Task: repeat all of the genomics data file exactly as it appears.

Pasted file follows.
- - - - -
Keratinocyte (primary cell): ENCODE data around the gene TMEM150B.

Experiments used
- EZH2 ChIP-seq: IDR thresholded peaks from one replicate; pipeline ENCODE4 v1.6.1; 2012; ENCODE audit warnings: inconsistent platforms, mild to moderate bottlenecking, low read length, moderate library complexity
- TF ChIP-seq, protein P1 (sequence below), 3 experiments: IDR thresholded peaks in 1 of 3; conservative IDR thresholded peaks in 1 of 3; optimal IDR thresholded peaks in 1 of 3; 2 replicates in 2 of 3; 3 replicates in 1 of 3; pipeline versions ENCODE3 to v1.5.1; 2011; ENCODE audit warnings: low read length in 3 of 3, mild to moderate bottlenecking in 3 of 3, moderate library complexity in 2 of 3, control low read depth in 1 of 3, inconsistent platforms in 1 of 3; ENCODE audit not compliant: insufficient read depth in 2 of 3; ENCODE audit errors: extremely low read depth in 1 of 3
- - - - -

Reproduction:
Keratinocyte (primary cell): ENCODE data around the gene TMEM150B.

Experiments used
- EZH2 ChIP-seq: IDR thresholded peaks from one replicate; pipeline ENCODE4 v1.6.1; 2012; ENCODE audit warnings: inconsistent platforms, mild to moderate bottlenecking, low read length, moderate library complexity
- TF ChIP-seq, protein P1 (sequence below), 3 experiments: IDR thresholded peaks in 1 of 3; conservative IDR thresholded peaks in 1 of 3; optimal IDR thresholded peaks in 1 of 3; 2 replicates in 2 of 3; 3 replicates in 1 of 3; pipeline versions ENCODE3 to v1.5.1; 2011; ENCODE audit warnings: low read length in 3 of 3, mild to moderate bottlenecking in 3 of 3, moderate library complexity in 2 of 3, control low read depth in 1 of 3, inconsistent platforms in 1 of 3; ENCODE audit not compliant: insufficient read depth in 2 of 3; ENCODE audit errors: extremely low read depth in 1 of 3